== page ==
June 26, 2013
The PEOPLE of the State of New York
Laurent BROWN, Defendant.
Michael A. Siragusa, Esq., Erie County Attorney, Jeremy C. Toth, Asst. County Attorney, of counsel, for the People.
[970 N.Y.S.2d 392]
Andrew C. LoTempio, Esq., for Defendant.
DECISION AND ORDER
M. WILLIAM BOLLER, J.
Defendant has moved this court to dismiss his violation of probation, which he was sentenced to pursuant to V & T Law § 1193,1198 and PL § 60.21, on the grounds that those sections are unconstitutional for vagueness; that defendant cannot be placed on probation after serving a one year definite sentence; and that punishment for violation of such probation is in violation of the Double Jeopardy Clause of the New York State Constitution. The Erie County Attorney's Office opposes this motion.
For a violation of V & T Law § 1193-1(c)(ii) a defendant will be sentenced in accordance with the applicable Penal Law statutes. The possible sentences are: probation, probation with a term of imprisonment of six months or less, a definite sentence of one year or less, or an indeterminate sentence.
V & T Law § 1193-1(c)(iii) also requires a period of probation or conditional discharge to be imposed in addition to any period of imprisonment that is imposed at the time of sentence. Such period of probation shall be for the sole purpose of requiring the defendant to install an ignition interlock device on any automobile that he may have access to for a period of at least six months. This period of probation
must run consecutively to any term of imprisonment pursuant to PL § 60.21.
Penal Law § 60.21 would appear to be in conflict with Penal Law § 60.01(2)(d) which sets forth allowable sentences for felony convictions. PL § 60.01(2)(d) does not allow a period of probation to be imposed in conjunction with the imposition of a definite, indeterminate or determinate term of imprisonment.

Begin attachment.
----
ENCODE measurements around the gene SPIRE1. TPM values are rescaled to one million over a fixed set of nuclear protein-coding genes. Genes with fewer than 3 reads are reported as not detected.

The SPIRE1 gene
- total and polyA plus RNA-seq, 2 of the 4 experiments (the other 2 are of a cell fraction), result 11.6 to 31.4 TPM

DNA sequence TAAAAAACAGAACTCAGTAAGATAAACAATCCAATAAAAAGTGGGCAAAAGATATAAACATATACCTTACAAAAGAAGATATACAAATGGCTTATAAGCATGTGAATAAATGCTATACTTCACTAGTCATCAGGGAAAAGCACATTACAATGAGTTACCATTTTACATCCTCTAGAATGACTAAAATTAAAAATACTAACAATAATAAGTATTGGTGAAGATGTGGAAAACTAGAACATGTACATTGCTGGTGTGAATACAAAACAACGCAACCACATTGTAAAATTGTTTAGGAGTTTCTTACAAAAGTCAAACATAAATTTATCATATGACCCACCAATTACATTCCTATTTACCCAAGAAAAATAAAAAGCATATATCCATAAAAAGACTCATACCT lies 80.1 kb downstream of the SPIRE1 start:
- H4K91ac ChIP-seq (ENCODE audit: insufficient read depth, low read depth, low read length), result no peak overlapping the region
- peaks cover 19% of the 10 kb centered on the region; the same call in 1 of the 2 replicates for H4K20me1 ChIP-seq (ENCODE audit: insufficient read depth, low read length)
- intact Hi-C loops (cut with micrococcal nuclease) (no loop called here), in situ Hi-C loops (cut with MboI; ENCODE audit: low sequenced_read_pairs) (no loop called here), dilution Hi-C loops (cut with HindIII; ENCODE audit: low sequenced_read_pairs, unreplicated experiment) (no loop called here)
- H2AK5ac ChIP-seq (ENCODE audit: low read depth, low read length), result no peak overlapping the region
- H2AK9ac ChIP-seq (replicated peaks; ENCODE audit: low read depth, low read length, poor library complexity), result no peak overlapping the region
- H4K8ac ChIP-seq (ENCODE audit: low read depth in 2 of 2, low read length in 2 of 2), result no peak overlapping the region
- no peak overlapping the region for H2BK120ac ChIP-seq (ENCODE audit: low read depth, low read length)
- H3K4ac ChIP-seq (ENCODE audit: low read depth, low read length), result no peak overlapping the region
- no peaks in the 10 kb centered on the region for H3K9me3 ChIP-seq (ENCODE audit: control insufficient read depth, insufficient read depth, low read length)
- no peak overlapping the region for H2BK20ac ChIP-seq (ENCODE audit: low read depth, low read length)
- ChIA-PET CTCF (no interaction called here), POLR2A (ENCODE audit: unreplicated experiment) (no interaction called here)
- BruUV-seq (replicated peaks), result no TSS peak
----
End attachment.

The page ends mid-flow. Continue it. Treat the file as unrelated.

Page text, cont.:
On November 4, 2011, defendant was sentenced for Driving While Intoxicated, in violation of V & T Law §§ 1192-3,1193-1(c)(ii), a class " D" felony, to a one year term of imprisonment, to be followed by a five year term of probation, with the specific condition that he install an ignition interlock device on any vehicle available to him. On September 12, 2012, defendant was arrested for Aggravated Unlicensed Operation of a Motor Vehicle. Specifically, he was operating the vehicle without an ignition interlock device. As a result of this arrest, the Erie County Probation Department filed a violation of probation with this court.
Defendant's first contention that the law is unconstitutionally vague is based upon his argument that a defendant can only speculate as to what punishment he might face if his probation is violated for failure to operate a vehicle that is not equipped with an ignition interlock device.
When a court is considering " a challenge to the constitutionality of a penal law on the grounds of vagueness, it is well settled that a two-pronged analysis is required. First, the statute must provide sufficient notice of what conduct is prohibited; second, the statute must not be written in such a manner as to permit or encourage arbitrary and discriminatory enforcement." People v. Bright, 71 N.Y.2d 376, 383, 526 N.Y.S.2d 66, 520 N.E.2d 1355.